9.1e Farrow, Rev. S. S. “A Visit to Ilorin.” Niger and Yoruba Notes, vol. 1 (1894): 28‒30, 37‒39. Transcript includes references to Ogunkojole, head slave of the emir (Moma, Momo) of Ilorin and himself a slaveowner; slaves for sale in “Khambari” (Gambari) Market.
29. The king (so called by courtesy, though he is really Emir, under the Sultan of Sokoto) received us in a very friendly manner and after we had briefly stated the object of our visit, handed us over to the care of his head slave and favourite attendant, who took us to his house and lodged us in his stable. This man, “Ogunkojole” by name (i.e., “War does not resemble home”), is the king’s right hand man without whom he does nothing. He is practically prime minister, very wealthy and possesses many slaves of his own, yet he himself is the king’s slave and cannot redeem himself. Throughout my stay he acted as my “Baba Kekere” (i.e., “Little Father”), without whom no stranger can approach an African monarch in the Yoruba country.
30. In the afternoon we . . . went out, through the Khambari market, where we saw a large number of slaves of both sexes and all ages sitting huddled together waiting for purchasers.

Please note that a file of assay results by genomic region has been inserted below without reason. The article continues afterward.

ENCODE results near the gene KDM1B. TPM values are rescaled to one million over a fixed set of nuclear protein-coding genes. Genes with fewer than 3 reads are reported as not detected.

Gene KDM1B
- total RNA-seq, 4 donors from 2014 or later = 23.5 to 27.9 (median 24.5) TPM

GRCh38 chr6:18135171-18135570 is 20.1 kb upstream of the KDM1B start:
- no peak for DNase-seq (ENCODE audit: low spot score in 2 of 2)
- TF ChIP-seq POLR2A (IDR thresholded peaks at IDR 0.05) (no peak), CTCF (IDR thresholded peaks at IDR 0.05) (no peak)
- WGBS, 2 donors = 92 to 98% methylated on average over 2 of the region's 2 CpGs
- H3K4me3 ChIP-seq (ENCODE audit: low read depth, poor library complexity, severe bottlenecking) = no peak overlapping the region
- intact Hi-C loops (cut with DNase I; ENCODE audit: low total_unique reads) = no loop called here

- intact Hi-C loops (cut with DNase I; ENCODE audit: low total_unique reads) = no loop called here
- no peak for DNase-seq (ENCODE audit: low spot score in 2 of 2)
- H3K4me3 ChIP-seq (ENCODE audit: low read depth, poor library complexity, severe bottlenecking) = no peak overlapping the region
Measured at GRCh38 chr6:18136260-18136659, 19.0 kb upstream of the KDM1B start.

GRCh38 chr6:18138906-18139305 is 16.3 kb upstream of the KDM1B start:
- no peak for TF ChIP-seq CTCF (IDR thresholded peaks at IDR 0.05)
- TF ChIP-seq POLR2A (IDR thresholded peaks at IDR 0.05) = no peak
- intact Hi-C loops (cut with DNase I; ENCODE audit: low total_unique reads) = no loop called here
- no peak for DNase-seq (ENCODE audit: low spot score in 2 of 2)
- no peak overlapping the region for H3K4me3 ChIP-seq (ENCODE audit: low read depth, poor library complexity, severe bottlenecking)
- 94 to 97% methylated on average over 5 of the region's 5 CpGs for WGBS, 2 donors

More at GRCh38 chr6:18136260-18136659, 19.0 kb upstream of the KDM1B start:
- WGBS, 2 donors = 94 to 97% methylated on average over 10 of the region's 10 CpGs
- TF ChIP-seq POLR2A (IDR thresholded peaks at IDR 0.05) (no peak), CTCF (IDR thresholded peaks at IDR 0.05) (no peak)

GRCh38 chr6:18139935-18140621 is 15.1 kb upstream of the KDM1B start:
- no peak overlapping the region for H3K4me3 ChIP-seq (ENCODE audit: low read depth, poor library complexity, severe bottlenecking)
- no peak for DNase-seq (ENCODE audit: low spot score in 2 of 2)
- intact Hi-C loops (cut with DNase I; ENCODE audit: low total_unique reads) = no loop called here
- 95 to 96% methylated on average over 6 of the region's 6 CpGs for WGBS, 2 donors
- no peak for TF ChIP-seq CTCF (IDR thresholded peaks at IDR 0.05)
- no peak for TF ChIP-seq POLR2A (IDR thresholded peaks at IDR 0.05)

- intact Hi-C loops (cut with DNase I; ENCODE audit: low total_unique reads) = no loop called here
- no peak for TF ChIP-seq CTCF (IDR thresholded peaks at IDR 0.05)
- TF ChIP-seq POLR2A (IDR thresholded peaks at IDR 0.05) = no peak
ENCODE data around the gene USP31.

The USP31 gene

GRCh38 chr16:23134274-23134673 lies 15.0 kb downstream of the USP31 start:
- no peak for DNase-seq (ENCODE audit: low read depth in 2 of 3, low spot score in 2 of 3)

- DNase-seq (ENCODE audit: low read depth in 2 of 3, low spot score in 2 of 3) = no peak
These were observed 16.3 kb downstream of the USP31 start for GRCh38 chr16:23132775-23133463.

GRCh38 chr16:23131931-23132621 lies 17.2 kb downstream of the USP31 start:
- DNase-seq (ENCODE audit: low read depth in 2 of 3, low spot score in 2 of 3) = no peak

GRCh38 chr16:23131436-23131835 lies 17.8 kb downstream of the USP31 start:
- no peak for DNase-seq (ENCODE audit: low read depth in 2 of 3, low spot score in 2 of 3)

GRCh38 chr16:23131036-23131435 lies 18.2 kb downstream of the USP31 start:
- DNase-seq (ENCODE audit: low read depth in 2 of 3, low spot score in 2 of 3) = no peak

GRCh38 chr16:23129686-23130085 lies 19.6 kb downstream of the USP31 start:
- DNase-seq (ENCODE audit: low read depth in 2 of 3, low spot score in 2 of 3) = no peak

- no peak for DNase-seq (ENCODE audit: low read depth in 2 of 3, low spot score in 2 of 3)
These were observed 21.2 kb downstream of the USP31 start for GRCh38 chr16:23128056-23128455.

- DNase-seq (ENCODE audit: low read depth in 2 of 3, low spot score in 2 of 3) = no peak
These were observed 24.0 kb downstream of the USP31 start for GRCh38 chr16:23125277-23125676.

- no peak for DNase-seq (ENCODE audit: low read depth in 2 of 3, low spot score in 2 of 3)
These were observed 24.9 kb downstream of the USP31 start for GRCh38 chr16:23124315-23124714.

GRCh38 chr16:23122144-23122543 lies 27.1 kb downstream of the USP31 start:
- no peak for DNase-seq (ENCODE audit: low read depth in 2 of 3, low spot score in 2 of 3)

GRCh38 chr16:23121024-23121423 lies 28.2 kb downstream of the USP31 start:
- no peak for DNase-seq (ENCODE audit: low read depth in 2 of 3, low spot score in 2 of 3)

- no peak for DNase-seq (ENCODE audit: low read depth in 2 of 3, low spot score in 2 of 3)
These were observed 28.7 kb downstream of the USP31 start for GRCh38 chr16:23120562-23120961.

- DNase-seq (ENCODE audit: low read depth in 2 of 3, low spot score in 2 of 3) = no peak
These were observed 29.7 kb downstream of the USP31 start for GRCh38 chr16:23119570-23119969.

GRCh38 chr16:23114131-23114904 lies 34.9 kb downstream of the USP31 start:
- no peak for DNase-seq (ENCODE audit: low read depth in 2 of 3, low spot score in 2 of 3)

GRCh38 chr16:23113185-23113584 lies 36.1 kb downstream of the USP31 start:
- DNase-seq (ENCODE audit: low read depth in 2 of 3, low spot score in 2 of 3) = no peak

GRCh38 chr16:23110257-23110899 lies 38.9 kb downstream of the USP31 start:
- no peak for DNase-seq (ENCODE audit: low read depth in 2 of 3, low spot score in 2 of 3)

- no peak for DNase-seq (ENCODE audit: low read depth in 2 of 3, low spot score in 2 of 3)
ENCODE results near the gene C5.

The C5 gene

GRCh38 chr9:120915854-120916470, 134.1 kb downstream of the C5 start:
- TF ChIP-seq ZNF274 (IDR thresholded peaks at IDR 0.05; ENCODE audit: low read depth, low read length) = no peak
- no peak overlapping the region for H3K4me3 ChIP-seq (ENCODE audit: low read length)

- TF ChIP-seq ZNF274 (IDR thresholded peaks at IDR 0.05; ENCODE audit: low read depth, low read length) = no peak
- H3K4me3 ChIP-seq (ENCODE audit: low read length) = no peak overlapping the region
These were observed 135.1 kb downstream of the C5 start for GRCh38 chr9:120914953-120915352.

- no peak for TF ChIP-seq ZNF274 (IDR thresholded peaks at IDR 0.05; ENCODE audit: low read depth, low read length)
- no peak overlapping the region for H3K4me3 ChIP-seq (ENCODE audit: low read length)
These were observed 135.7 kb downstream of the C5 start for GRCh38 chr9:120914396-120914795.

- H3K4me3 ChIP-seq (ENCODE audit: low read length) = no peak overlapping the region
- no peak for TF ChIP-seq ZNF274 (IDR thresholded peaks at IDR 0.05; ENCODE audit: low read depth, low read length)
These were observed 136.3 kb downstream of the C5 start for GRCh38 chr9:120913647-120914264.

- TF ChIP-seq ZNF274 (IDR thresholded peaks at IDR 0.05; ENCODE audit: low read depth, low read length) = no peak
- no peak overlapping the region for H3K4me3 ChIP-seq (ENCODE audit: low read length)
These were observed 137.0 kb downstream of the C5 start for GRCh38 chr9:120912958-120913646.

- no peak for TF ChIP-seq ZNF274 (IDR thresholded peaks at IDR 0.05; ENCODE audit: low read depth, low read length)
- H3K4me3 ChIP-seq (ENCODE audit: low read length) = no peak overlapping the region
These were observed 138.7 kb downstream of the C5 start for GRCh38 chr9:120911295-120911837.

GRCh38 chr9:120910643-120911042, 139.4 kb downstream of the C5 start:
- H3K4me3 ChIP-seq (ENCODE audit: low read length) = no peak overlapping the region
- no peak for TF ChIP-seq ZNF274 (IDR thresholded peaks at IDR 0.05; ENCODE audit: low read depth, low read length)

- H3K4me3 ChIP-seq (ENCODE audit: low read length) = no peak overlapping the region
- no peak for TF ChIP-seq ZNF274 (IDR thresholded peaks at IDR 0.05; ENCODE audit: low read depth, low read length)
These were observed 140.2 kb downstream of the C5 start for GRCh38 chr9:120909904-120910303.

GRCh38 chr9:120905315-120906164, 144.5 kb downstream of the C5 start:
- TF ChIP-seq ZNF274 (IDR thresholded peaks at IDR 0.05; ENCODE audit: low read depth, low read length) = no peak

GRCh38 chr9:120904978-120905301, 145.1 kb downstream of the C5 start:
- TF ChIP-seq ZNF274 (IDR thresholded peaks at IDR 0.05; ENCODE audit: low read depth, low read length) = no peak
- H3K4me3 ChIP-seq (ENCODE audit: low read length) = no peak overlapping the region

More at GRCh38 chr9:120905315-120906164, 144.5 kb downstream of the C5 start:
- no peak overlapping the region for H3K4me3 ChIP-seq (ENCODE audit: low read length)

38. In the evening we were ready early to go to the king, but our host delayed us till seven before he allowed us to go to the palace, saying that the king was not ready . . . We were kept waiting at the palace for over an hour. Messengers went to and fro several times. Our host sent word that “the king had gone to the inner room and he dared not wake him. We had better go home. Should the king awake we would be sent for.” He was “talking Yoruba) (i.e., dissimulating) and was quite aware that we knew it. It meant that the king had changed his mind and would not see us . . .
When our host (Ogunkojole) came home he did not say one word asking us to show the [magic] lantern [presentation] the next night, but fully agreed to our leaving the next morning as we had arranged.